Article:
How Gabrielle Union Helped Me Articulate Why 'No Kids Yet' Shaming Is Not OK
"Saying that someone failed at life because they don’t have children is disgusting."
Recently, Gabrielle Union opened up about her fertility issues. Some people have wondered why she and husband Dewayne Wade haven't started a family yet. Well, in her new book, We’re Going to Need More Wine, which hit the shelves on October 17th, 2017, Union explains, “I have had eight or nine miscarriages ... For three years, my body has been a prisoner of trying to get pregnant — I've either been about to go into an IVF cycle, in the middle of an IVF cycle or coming out of an IVF cycle.”
Union said that she never wanted kids, but that quickly changed when she became a stepmom to Wade’s two sons, Zaire and Zion. Like many women, Union is asked time after time if she wants to have kids or not.
“A lot of people, especially people with fertility issues, just say ‘no’ because that’s a lot easier than being honest about whatever is actually going on. People mean so well, but they have no idea the harm or frustration it can cause,” wrote Union.
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Well, let’s talk about the people who don't mean so well.
Before Gabby discussed her fertility issues, her Instagram and Twitter used to be flooded with negative comments about her "playing mommy" to kids that weren't hers, and people being cruel and telling her to go have her "own children." Some people even wrote that it was "too late" for her to have kids at her age. These comments were very bothersome and disgusting and it got me thinking about how "not having any kids" shaming is definitely NOT okay.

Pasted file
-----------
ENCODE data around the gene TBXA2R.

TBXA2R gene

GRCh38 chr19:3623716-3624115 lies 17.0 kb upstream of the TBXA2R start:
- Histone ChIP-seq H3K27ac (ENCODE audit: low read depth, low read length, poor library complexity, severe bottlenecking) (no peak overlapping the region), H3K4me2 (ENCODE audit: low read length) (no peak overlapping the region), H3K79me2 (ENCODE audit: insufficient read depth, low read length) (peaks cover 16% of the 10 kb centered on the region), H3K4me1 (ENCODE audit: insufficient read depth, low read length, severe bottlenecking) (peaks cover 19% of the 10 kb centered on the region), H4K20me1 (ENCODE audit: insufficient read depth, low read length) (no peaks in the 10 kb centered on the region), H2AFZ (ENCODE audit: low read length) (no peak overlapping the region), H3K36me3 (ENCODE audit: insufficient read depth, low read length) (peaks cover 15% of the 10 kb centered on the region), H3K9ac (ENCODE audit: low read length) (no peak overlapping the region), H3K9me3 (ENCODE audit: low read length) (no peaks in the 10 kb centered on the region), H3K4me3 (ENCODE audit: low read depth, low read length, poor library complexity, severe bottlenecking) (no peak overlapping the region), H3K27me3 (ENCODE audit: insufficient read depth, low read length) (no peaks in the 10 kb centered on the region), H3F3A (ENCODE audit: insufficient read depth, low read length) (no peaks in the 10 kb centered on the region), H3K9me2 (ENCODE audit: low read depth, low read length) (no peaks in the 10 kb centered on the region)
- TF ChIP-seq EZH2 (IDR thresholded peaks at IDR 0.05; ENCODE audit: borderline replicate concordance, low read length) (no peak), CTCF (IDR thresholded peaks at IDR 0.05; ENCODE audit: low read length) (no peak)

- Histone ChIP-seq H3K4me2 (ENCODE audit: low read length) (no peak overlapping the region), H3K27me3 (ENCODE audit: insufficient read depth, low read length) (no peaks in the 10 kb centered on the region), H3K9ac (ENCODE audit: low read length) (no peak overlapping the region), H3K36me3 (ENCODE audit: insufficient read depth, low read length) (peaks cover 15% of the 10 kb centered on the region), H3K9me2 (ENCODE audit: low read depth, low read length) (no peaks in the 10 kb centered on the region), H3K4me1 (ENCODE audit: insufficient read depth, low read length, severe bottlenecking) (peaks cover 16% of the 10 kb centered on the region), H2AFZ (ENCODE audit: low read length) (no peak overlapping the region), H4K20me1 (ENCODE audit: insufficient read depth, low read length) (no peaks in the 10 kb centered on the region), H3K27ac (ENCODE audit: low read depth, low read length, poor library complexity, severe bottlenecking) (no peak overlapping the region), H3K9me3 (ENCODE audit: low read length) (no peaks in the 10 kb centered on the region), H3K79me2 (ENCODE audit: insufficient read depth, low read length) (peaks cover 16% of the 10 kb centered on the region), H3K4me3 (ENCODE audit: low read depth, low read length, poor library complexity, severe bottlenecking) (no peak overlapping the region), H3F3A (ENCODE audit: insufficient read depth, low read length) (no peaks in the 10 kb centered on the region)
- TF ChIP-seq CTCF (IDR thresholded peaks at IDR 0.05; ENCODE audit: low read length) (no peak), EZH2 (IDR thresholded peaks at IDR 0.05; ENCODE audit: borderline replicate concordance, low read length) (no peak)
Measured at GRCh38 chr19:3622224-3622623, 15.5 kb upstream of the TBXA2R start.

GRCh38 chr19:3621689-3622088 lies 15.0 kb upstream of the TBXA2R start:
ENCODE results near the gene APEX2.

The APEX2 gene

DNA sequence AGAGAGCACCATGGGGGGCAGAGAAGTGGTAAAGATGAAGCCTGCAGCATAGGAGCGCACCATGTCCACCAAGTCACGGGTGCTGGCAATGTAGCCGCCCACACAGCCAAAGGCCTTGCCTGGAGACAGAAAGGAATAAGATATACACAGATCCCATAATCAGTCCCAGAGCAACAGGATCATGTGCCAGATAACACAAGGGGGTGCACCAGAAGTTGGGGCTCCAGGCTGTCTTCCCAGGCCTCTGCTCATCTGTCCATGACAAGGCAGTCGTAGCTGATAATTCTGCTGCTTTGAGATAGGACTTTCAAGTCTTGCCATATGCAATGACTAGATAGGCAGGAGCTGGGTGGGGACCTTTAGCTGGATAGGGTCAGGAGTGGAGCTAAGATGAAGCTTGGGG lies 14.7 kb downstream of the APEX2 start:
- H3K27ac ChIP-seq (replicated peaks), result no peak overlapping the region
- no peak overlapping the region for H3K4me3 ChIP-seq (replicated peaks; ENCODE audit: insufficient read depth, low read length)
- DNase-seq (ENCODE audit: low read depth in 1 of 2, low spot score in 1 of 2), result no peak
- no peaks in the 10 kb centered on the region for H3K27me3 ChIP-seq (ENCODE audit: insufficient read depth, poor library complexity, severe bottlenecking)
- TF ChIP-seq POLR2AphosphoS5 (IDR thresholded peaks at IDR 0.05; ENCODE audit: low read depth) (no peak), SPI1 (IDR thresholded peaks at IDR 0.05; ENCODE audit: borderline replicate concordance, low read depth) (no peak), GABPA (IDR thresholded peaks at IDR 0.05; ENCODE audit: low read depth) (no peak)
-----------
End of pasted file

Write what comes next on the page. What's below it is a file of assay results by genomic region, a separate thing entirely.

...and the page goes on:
Saying that someone failed at life because they don’t have children is disgusting. Especially since you don’t know what that person is going through.
After chatting with some of my friends (who don’t have kids yet), we realized that our peers, and some family members, are starting to question when we want to have kids. Funny thing is, we are all in our early to mid-twenties and are working on ourselves and enjoying our lives — childless. And yet, people are saying things like, “Are you going to be a super-old parent?” and, “You better start having your kids now.”
There is absolutely nothing wrong with having children whenever you want to have them. It’s your body and your life. But when it comes down to someone questioning another and trying to make them feel bad about it, there is definitely something wrong with that. People wouldn't ask you how much you weigh or how much money you have in the bank, so why is it so easy to judge someone's fertility and childless state?
Contrary to popular belief, some women want to be established in their career before they have children, some want to be financially stable before they have children, some want to be married before they have children or some women are unable to have children because of infertility issues (like Gabrielle). And some just simply don't want any.
If you are like me and my friends, there are a combination of reasons why you don’t have children right now. Some millennials are now even afraid to have children because of all of the killings of unarmed, innocent black kids. So, there are a plethora of reasons why women don’t have children.
Who are you to set the standards or set the time frame for when it is appropriate for another woman to have a child? Mind your business.
I say all of that to say this: Some of you mean no harm when politely asking, “why don’t have kids yet?” But for the ones who are ill-mannered, remember, just as it is impolite and wrong for us to question you about having children, it is equally as offensive to ask us why we don't have any yet. On either end of the spectrum, shaming is not okay.
How to Avoid Shaming Someone During These Types of Conversations
— Avoid asking that person multiple times about kids, if you have already asked them previously.
— Avoid saying, "you're not getting any younger."
— Avoid talking about a biological clock ticking.
— Avoid saying, "you must not want children since you don't have any now."
— Don't rush them.
— Be supportive when they come to you about the topic without saying something that may offend them.
— Most importantly, let them live their own life at their own pace.
Shoutout to Gabrielle Union for being so honest and transparent in her new book. I'm sure that she is an inspiration to many women experiencing the same issues as her.